As I mentioned previously, I’ve been really drawn to this activity. I continue to collect material for the crosses wherever my steps take me. I’ve been known for my powers of observation when I’m “out in the field”, but this particular intention of being observant is unique to me. Looking for discards. Looking for possibilities. I feel this is a kind of practice for the more important task of being observant– that of sensing God’s presence, and hearing God’s message for me.
In Making Crosses, the author states: “take what the world doesn’t value and make it into a work of God.” That’s not to say everything I’ve gathered is without value, but for the most part these collected items would not have called me to pick them up.
The purpose in making crosses is not to create a beautiful cross, rather it is to focus on God. Surprisingly that is what is happening when I sit down to put cross pieces together. I say surprisingly, because I’m not really one to chat with God much more than at pre-determined times and places. This is a heart and soul opening experience, and I’m pretty much in constant conversation these days. Who knew?
The author also says, “what I have found in this world is that when you are working on creating images of God, God is working on you.”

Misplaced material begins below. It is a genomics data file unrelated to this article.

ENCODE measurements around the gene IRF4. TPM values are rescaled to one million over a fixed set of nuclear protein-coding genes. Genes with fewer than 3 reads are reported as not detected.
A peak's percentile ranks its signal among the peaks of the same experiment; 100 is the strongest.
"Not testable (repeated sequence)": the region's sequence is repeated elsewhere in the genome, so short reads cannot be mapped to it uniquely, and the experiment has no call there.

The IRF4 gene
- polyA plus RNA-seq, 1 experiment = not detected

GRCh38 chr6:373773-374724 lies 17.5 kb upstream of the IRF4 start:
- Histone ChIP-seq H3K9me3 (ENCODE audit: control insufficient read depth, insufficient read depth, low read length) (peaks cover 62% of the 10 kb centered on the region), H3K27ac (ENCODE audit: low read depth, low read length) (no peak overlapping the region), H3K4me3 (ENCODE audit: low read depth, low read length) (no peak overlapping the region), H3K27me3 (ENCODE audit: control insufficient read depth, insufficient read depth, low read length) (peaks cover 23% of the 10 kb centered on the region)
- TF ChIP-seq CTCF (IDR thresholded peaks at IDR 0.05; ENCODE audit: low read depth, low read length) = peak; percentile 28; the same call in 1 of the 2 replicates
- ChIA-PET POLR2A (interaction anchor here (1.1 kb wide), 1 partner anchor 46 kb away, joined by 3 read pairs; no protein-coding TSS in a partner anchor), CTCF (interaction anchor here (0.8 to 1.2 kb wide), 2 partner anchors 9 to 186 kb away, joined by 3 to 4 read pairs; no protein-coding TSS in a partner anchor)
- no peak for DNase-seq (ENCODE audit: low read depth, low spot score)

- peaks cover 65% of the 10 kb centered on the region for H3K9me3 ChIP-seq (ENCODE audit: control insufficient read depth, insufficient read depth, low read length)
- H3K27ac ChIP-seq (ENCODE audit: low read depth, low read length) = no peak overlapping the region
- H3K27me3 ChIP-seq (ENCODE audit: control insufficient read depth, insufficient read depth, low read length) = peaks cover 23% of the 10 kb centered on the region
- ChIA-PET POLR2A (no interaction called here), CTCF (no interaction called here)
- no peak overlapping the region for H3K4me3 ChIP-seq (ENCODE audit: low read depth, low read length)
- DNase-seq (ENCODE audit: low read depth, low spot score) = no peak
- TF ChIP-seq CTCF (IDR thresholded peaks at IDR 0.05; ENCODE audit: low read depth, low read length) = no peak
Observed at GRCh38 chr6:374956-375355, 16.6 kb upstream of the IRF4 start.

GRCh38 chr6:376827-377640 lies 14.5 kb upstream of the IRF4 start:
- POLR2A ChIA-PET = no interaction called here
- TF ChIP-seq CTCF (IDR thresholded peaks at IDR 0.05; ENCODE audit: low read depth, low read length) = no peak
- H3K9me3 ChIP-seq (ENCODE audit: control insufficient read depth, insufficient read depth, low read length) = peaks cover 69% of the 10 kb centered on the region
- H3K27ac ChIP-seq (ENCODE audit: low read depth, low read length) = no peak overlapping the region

Here are the latest crosses.
Vine tendrils previously wrapped around stems, now affixed to arms.
Prunings from a Japanese Maple tree at Saint James Episcopal Church.
Ceramic coffee stirrers with Iceland bead.
“Debris” picked up along a path, centered by Japanese Maple cutting.
Julie’s frozen fruit bar sticks with bottom of garlic pod. I thought about turning the words to the rear, but decided this is a moment of whimsy. Besides, they are a favorite.
Spaghetti that fell on the floor as I tossed the package into a pot of boiling water.
Chips from the woodpile, adorned with apple tree bark chip. The apple tree is located in the commons where I live, and is thought to be around 100 years old.